All events take place in Itasca State Park: Google map showing park location and Park map showing features
Come and join the Board of LWV Upper Mississippi River Region for this event!
October 1 – Lake Itasca boat tour with naturalist followed by group photo at the Headwaters
Coborn’s Lake Itasca Boat tour: $16/person for a 1.5 hour tour of Lake Itasca, the source of the Mississippi, with narration by a naturalist. We are hoping to have a group of more than 18 persons so we can make a reservation - please contact Gretchen Sabel (email@example.com) if you are planning to come. Meet at the tour boat dock at 1:30pm; boat leaves at 2pm.
Group photo at the Headwaters:
Gather at the marker at 4:30 pm. All are welcome! We will have someone with a camera on hand to take a group photo. Walking across the rocks is an optional activity.
October 2 – LWV UMRR Board meeting in the Joseph Brower visitor center and talk on nitrates in drinking water and their connection to land use
Board Meeting: Gather in the Joseph Brower visitor center (near the east park entrance) at 9:00, meeting will take place from 9:15 to 11:30. (Info on the visitor center here, see #28/33.) Coffee, tea and refreshments will be provided for both events.
Educational Event: We will have Chris Parthun, Principal Planner, from the Minnesota Department of Health and Katie DeSchane from Toxic Taters on hand to talk about nitrates in drinking water and how land use can tip the equation. Park Rapids has had problems with high nitrates as forests are cleared and the land converted to potato farms. We will have a discussion with our speakers and learn what it will take to protect the groundwater resources in this area. Some background reading here and here and here and here. Christopher Parthun, Principal Planner in the Minnesota Department of Health's Drinking Water Protection Section will speak on the state response to increasing nitrates in drinking water.
Workshop led by the University of Minnesota in partnership with The Jo Daviess Conservation Foundation and the League of Women Voters (LWV) - Jo Daviess County, LWV- Upper Mississippi River Region Inter League Organization, LWV- Lake Michigan Region Inter League Organization. With grant funds from 1 Mississippi; an organization supported by The McKnight and Walton Family Foundations.
$20 per person.
Includes morning and afternoon coffee, juice and refreshments, and lunch.
Who should attend?
League of Women Voter members and Rotary Club members from Illinois, Iowa, Wisconsin and Minnesota, staff from conservation land trust organizations, Extension and Sea Grant educators, teachers and informal science educators, and community members from the surrounding area that want to lead water and land conservation education efforts.
About the Watershed Game
The Watershed Game is an interactive tool that helps individuals understand the connection between land use and water quality. Participants learn how a variety of land uses impact water and natural resources, increase their knowledge of best management practices (BMPs), and learn how their choices can prevent adverse impacts. Participants apply plans, practices, and policies that help them achieve a water quality goal for a stream, lake, or river.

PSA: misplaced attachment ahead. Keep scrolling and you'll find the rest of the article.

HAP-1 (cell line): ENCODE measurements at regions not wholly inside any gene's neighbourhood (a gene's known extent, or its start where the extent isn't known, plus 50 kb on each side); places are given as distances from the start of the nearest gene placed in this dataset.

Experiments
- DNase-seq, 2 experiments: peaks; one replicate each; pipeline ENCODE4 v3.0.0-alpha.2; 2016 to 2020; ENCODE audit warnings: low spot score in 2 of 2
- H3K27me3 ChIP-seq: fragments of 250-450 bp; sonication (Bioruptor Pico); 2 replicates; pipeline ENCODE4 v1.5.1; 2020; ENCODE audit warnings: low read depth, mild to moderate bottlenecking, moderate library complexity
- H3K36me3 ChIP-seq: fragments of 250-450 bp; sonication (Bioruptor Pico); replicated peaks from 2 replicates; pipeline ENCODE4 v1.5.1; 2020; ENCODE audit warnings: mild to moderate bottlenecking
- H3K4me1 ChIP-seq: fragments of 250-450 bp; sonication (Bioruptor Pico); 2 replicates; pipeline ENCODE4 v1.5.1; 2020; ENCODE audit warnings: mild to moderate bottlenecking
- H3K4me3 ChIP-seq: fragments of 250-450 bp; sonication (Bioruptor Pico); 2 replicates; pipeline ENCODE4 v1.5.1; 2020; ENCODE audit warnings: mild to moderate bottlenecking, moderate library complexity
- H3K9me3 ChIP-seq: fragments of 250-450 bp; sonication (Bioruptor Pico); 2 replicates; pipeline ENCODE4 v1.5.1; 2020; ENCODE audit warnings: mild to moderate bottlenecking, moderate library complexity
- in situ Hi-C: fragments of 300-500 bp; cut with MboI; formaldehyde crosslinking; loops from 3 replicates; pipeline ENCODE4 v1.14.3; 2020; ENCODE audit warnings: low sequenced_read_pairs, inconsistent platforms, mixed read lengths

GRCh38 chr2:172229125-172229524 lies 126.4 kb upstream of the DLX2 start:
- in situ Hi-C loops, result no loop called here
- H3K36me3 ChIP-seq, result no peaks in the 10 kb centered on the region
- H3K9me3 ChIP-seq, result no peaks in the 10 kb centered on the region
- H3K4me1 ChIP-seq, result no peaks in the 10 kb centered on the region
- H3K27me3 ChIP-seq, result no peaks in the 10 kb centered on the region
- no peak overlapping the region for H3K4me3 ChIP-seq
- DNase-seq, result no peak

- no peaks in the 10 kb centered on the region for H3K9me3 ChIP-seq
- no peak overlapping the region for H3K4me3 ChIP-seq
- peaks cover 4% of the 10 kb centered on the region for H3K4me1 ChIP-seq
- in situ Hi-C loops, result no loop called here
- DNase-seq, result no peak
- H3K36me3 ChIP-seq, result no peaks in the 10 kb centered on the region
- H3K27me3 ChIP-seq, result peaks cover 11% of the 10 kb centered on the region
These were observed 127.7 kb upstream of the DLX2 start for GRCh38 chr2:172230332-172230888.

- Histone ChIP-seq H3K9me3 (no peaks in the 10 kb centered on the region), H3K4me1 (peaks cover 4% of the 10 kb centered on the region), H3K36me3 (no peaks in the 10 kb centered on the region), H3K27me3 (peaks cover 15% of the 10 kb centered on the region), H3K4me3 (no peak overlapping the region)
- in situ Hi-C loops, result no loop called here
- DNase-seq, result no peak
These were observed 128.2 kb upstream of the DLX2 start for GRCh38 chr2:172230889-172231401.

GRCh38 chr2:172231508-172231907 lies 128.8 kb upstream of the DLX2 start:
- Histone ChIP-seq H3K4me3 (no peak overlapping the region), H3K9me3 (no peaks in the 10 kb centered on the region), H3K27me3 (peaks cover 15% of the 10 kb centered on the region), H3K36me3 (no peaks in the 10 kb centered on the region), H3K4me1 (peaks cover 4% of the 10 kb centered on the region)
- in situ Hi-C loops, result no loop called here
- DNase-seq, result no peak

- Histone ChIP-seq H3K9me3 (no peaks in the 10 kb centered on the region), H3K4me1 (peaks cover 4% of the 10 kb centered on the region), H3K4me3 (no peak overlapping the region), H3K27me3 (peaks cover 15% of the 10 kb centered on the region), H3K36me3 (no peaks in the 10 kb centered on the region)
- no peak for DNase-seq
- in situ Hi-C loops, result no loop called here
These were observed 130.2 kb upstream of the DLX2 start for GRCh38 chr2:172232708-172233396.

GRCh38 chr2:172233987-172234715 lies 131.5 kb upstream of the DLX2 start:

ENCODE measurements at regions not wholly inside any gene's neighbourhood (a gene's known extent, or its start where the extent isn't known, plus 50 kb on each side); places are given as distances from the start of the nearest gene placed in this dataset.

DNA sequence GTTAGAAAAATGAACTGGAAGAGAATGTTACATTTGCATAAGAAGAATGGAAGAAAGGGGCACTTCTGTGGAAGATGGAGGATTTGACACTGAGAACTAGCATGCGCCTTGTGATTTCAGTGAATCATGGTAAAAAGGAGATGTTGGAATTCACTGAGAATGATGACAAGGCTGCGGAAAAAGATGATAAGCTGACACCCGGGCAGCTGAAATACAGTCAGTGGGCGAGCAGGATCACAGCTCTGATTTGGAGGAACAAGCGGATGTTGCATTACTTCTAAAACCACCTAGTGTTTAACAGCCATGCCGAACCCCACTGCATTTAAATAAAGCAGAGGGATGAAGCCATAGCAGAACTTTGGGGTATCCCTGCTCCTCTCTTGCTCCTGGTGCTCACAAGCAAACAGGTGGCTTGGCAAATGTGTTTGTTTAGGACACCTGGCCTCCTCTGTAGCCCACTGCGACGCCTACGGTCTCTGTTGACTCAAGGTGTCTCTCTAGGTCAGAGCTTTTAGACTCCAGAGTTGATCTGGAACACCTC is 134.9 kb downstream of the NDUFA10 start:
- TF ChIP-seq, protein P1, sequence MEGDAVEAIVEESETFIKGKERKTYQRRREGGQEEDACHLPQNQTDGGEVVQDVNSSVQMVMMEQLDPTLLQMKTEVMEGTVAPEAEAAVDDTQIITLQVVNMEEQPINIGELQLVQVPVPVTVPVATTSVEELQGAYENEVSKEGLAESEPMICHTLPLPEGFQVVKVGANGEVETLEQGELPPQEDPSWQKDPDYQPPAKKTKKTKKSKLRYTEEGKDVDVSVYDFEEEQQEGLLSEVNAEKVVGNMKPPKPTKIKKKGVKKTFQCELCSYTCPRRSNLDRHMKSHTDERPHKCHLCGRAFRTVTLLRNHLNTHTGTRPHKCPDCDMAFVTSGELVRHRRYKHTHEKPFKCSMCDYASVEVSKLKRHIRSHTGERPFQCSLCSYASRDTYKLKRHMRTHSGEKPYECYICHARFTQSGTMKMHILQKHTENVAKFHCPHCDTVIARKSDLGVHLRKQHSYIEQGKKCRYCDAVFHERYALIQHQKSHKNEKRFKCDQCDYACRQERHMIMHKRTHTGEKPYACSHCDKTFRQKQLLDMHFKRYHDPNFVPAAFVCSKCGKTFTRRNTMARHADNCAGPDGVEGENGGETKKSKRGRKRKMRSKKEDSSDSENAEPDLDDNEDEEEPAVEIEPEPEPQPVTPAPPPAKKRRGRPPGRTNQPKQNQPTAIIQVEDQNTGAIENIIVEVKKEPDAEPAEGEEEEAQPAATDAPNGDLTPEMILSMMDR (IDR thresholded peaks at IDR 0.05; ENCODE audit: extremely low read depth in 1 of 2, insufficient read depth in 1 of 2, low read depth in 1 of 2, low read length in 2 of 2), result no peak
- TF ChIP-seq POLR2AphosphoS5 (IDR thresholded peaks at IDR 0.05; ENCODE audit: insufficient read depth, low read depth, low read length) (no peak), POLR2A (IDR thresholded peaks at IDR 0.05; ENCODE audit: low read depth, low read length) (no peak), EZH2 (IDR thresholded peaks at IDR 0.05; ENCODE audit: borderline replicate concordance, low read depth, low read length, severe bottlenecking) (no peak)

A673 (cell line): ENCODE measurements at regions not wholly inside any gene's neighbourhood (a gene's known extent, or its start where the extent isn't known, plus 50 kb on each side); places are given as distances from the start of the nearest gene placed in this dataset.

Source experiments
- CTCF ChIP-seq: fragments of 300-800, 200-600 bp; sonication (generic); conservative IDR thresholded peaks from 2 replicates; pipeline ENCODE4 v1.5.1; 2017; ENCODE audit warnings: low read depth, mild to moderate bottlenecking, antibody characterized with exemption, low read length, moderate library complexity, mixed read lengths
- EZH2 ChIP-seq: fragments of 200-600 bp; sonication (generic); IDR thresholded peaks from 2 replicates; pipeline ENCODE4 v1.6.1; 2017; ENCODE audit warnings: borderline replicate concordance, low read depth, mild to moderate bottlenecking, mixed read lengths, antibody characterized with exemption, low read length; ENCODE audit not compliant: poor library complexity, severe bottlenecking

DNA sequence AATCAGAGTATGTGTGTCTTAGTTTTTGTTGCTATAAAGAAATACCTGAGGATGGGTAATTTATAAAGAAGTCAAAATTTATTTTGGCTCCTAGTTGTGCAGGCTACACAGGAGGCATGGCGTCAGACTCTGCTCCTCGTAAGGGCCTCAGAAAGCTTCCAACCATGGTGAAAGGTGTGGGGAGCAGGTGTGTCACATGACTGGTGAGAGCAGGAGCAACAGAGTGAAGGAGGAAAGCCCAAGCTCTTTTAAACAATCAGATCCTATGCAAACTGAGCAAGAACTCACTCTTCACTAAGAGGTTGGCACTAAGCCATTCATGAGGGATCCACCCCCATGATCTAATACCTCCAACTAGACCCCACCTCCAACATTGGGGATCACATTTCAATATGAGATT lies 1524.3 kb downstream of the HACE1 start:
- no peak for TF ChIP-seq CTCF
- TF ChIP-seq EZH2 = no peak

The Watershed Game is available in four versions. The Stream, Lake, and River Versions for Local Leaders are used with elected and appointed officials, community leaders, business leaders, and citizens and a Classroom Version for use with middle to high school youth audiences. The Watershed Game is a curriculum and resource developed and published by the University of Minnesota Sea Grant Program and University of Minnesota Extension.
This training will feature:
Objectives of the Train the Trainer Workshop:
Participants can register online at http://z.umn.edu/rockford.
Click here for a workshop flyer
For more information, please contact:
John Bilotta | 612-624-7708 | firstname.lastname@example.org
Bonnie Cox | 815-238-1725 | email@example.com
Mark Borchardt is the DIrector of the Laboratory for Infectious Disease and the Environment, USGS. He has been studying the microbes that contaminate Wisconsin's groundwater, and the impact they have on the health of the people of Wisconsin. He told us that it is important to understand that poop is very political. The two big sources of fecal contamination in water are cows and people, and fecal organisms are found in water throughout Wisconsin. Is this a health risk or a non-issue?
The second marks below can be used to navigate to specific elements of Mark's talk in this summary:
7:30 The Laboratory conducted a study to determine how many people are getting sick from drinking non-chlorinated municipal water. This was the WAHTER study, back in 2007-8. ( Click here for more information. ). They correlated the presence of pathogens in water to the incidence of acute gastrointestinal disease. The incidence of disease far surpasses the ‘allowable’ level of disease due to water borne illness that has been set by US EPA. People who drink water from non-disinfected public water supplies or private wells are much more susceptible to water-borne disease than people whose water is disinfected.